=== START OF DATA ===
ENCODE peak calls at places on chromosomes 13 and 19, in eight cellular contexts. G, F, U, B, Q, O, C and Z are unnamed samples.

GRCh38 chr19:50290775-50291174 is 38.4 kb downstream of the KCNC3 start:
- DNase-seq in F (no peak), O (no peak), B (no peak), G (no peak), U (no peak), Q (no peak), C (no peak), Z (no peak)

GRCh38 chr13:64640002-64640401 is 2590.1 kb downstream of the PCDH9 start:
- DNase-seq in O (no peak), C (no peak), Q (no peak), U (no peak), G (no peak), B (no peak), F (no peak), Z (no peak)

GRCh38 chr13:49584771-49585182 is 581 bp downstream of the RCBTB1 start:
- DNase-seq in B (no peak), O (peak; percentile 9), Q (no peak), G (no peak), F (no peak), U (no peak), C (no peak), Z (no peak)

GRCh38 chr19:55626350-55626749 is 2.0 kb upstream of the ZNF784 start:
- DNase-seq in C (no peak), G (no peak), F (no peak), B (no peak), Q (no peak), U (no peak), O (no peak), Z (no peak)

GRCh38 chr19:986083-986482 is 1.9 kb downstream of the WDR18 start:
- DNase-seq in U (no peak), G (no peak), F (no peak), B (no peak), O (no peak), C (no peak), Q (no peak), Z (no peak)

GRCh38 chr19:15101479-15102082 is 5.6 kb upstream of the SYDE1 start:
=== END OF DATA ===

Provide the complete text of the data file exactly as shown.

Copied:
ENCODE peak calls at places on chromosomes 13 and 19, in eight cellular contexts. G, F, U, B, Q, O, C and Z are unnamed samples.

GRCh38 chr19:50290775-50291174 is 38.4 kb downstream of the KCNC3 start:
- DNase-seq in F (no peak), O (no peak), B (no peak), G (no peak), U (no peak), Q (no peak), C (no peak), Z (no peak)

GRCh38 chr13:64640002-64640401 is 2590.1 kb downstream of the PCDH9 start:
- DNase-seq in O (no peak), C (no peak), Q (no peak), U (no peak), G (no peak), B (no peak), F (no peak), Z (no peak)

GRCh38 chr13:49584771-49585182 is 581 bp downstream of the RCBTB1 start:
- DNase-seq in B (no peak), O (peak; percentile 9), Q (no peak), G (no peak), F (no peak), U (no peak), C (no peak), Z (no peak)

GRCh38 chr19:55626350-55626749 is 2.0 kb upstream of the ZNF784 start:
- DNase-seq in C (no peak), G (no peak), F (no peak), B (no peak), Q (no peak), U (no peak), O (no peak), Z (no peak)

GRCh38 chr19:986083-986482 is 1.9 kb downstream of the WDR18 start:
- DNase-seq in U (no peak), G (no peak), F (no peak), B (no peak), O (no peak), C (no peak), Q (no peak), Z (no peak)

GRCh38 chr19:15101479-15102082 is 5.6 kb upstream of the SYDE1 start: